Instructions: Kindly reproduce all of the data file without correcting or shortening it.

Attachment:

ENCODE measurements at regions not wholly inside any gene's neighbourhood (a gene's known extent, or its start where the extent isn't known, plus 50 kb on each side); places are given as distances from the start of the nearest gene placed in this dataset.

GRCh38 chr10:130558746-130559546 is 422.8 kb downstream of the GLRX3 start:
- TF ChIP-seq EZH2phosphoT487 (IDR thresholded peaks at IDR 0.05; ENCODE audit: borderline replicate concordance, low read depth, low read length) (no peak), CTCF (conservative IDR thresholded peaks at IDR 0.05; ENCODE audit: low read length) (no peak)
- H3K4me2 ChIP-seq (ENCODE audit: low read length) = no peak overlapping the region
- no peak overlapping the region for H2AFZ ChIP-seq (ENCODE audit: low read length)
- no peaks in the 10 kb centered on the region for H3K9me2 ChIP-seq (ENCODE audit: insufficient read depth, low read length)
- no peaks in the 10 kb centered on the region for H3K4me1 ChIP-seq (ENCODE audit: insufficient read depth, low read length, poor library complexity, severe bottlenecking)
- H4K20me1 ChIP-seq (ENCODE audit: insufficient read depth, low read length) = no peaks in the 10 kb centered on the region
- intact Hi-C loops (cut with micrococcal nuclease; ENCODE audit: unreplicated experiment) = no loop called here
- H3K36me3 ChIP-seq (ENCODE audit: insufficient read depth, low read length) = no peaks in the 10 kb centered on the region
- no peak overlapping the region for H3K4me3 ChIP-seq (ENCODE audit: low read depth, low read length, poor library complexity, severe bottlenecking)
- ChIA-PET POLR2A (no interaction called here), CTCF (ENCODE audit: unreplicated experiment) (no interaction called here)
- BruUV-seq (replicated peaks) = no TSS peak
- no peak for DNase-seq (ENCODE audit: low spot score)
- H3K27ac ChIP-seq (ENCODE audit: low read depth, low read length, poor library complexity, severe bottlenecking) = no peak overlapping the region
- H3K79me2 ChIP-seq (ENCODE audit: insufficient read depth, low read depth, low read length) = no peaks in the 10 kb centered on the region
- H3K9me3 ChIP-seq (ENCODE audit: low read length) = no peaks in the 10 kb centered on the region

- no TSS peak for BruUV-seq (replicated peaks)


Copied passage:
ENCODE measurements at regions not wholly inside any gene's neighbourhood (a gene's known extent, or its start where the extent isn't known, plus 50 kb on each side); places are given as distances from the start of the nearest gene placed in this dataset.

GRCh38 chr10:130558746-130559546 is 422.8 kb downstream of the GLRX3 start:
- TF ChIP-seq EZH2phosphoT487 (IDR thresholded peaks at IDR 0.05; ENCODE audit: borderline replicate concordance, low read depth, low read length) (no peak), CTCF (conservative IDR thresholded peaks at IDR 0.05; ENCODE audit: low read length) (no peak)
- H3K4me2 ChIP-seq (ENCODE audit: low read length) = no peak overlapping the region
- no peak overlapping the region for H2AFZ ChIP-seq (ENCODE audit: low read length)
- no peaks in the 10 kb centered on the region for H3K9me2 ChIP-seq (ENCODE audit: insufficient read depth, low read length)
- no peaks in the 10 kb centered on the region for H3K4me1 ChIP-seq (ENCODE audit: insufficient read depth, low read length, poor library complexity, severe bottlenecking)
- H4K20me1 ChIP-seq (ENCODE audit: insufficient read depth, low read length) = no peaks in the 10 kb centered on the region
- intact Hi-C loops (cut with micrococcal nuclease; ENCODE audit: unreplicated experiment) = no loop called here
- H3K36me3 ChIP-seq (ENCODE audit: insufficient read depth, low read length) = no peaks in the 10 kb centered on the region
- no peak overlapping the region for H3K4me3 ChIP-seq (ENCODE audit: low read depth, low read length, poor library complexity, severe bottlenecking)
- ChIA-PET POLR2A (no interaction called here), CTCF (ENCODE audit: unreplicated experiment) (no interaction called here)
- BruUV-seq (replicated peaks) = no TSS peak
- no peak for DNase-seq (ENCODE audit: low spot score)
- H3K27ac ChIP-seq (ENCODE audit: low read depth, low read length, poor library complexity, severe bottlenecking) = no peak overlapping the region
- H3K79me2 ChIP-seq (ENCODE audit: insufficient read depth, low read depth, low read length) = no peaks in the 10 kb centered on the region
- H3K9me3 ChIP-seq (ENCODE audit: low read length) = no peaks in the 10 kb centered on the region

- no TSS peak for BruUV-seq (replicated peaks)